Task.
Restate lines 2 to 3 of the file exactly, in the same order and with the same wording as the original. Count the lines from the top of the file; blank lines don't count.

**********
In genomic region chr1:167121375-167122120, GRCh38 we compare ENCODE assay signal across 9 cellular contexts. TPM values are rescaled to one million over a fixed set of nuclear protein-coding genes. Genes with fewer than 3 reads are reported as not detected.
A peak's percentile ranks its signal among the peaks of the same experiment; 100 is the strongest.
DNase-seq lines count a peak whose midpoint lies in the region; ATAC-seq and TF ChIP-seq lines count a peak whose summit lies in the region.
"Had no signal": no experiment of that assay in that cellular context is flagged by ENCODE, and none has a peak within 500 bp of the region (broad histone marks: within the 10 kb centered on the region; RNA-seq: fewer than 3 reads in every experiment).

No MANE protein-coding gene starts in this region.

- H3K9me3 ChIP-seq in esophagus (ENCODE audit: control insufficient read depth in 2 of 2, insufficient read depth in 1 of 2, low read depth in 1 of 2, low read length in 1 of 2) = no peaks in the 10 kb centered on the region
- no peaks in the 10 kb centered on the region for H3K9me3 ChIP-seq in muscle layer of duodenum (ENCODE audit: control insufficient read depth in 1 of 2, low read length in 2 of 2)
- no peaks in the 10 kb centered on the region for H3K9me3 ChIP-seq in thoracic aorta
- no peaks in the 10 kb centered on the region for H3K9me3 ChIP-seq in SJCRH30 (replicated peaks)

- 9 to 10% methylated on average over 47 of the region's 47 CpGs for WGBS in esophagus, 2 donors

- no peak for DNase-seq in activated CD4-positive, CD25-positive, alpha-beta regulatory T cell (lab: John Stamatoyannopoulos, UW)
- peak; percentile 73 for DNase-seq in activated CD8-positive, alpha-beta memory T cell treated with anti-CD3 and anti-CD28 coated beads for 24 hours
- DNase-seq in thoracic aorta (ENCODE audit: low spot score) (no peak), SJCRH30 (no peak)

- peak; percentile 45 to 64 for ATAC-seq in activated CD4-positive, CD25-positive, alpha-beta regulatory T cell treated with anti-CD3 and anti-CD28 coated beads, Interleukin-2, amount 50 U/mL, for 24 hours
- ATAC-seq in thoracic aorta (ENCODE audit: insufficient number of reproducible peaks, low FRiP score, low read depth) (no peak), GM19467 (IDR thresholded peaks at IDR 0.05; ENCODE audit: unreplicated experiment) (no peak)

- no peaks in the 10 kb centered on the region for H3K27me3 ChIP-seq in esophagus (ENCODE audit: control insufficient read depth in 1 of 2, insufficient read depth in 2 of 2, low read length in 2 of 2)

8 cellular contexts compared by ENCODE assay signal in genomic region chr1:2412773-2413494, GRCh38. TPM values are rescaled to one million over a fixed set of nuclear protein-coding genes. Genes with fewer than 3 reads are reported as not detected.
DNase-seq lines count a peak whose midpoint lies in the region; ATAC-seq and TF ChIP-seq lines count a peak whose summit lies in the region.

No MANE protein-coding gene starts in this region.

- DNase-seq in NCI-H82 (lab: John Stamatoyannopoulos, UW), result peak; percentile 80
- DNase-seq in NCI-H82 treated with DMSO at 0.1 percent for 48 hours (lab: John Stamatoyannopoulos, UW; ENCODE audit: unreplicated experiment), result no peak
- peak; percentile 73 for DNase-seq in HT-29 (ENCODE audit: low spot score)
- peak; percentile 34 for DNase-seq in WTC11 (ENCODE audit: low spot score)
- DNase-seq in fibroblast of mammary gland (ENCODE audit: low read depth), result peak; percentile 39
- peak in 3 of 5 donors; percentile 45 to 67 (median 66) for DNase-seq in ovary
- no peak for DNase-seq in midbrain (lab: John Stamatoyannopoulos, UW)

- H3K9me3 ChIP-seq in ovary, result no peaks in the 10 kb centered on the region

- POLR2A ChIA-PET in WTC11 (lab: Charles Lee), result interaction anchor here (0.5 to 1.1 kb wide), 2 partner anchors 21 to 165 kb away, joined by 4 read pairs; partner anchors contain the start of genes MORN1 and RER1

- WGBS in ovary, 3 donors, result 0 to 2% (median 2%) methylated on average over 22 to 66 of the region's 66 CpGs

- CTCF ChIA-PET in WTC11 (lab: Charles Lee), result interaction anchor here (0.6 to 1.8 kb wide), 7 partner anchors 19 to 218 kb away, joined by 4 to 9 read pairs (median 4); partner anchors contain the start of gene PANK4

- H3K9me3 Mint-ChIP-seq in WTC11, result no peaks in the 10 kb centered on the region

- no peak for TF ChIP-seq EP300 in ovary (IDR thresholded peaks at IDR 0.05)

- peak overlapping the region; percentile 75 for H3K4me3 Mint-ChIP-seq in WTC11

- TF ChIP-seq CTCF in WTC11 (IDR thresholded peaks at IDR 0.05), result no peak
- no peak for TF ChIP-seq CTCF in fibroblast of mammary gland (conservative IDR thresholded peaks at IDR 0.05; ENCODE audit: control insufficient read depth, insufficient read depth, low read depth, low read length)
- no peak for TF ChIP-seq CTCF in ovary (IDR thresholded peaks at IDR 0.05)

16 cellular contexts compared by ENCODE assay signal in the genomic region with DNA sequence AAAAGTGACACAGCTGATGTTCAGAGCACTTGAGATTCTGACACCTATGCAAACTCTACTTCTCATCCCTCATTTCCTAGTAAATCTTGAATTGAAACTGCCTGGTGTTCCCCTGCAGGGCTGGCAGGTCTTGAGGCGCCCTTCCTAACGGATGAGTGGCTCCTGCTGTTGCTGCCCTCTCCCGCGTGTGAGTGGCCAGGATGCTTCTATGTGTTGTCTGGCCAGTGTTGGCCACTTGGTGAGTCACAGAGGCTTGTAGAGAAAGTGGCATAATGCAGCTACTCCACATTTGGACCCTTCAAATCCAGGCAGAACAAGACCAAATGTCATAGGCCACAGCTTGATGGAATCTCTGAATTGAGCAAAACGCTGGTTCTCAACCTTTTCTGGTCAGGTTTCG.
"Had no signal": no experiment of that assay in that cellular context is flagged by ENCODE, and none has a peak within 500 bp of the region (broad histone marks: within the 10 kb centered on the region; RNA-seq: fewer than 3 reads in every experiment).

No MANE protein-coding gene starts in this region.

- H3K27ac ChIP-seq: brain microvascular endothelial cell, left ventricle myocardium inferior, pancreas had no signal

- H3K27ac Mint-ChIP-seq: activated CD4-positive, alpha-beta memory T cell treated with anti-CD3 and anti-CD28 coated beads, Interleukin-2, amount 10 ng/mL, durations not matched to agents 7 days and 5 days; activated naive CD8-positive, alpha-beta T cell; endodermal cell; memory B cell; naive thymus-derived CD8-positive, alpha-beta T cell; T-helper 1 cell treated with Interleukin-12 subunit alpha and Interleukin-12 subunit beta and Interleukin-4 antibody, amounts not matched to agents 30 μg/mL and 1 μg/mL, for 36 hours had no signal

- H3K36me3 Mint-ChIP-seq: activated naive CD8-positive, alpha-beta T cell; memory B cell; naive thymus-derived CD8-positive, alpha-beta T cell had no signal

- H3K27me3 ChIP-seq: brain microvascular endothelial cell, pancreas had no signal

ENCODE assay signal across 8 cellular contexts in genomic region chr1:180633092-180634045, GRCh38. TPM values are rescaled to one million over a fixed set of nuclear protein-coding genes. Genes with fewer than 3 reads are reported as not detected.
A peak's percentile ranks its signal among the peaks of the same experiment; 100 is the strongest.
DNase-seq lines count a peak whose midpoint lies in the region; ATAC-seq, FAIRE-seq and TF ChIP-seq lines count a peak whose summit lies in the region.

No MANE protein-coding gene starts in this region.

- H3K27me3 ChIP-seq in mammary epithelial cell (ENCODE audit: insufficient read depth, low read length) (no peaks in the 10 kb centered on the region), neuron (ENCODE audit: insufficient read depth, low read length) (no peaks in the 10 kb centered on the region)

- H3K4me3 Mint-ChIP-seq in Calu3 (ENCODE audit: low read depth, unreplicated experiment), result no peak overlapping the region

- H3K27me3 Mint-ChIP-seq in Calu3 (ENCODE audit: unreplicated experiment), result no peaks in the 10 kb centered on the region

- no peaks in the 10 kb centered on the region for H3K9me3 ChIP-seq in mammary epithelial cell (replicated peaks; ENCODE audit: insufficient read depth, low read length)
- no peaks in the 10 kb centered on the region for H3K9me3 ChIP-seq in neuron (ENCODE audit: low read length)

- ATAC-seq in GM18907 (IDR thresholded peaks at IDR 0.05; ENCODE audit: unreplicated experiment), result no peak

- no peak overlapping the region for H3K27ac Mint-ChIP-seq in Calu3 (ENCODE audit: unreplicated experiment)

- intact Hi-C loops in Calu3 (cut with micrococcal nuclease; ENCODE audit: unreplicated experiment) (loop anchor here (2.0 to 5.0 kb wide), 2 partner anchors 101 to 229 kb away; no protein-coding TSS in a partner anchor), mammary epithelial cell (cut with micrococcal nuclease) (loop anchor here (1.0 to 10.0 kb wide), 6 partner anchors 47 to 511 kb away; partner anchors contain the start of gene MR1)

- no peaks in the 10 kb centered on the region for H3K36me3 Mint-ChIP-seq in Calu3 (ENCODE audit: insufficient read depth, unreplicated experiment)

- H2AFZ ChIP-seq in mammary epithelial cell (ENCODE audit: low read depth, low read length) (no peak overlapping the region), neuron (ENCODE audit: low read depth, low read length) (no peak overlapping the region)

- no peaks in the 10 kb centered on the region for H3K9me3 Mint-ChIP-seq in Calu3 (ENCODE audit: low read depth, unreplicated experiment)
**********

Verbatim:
A peak's percentile ranks its signal among the peaks of the same experiment; 100 is the strongest.
DNase-seq lines count a peak whose midpoint lies in the region; ATAC-seq and TF ChIP-seq lines count a peak whose summit lies in the region.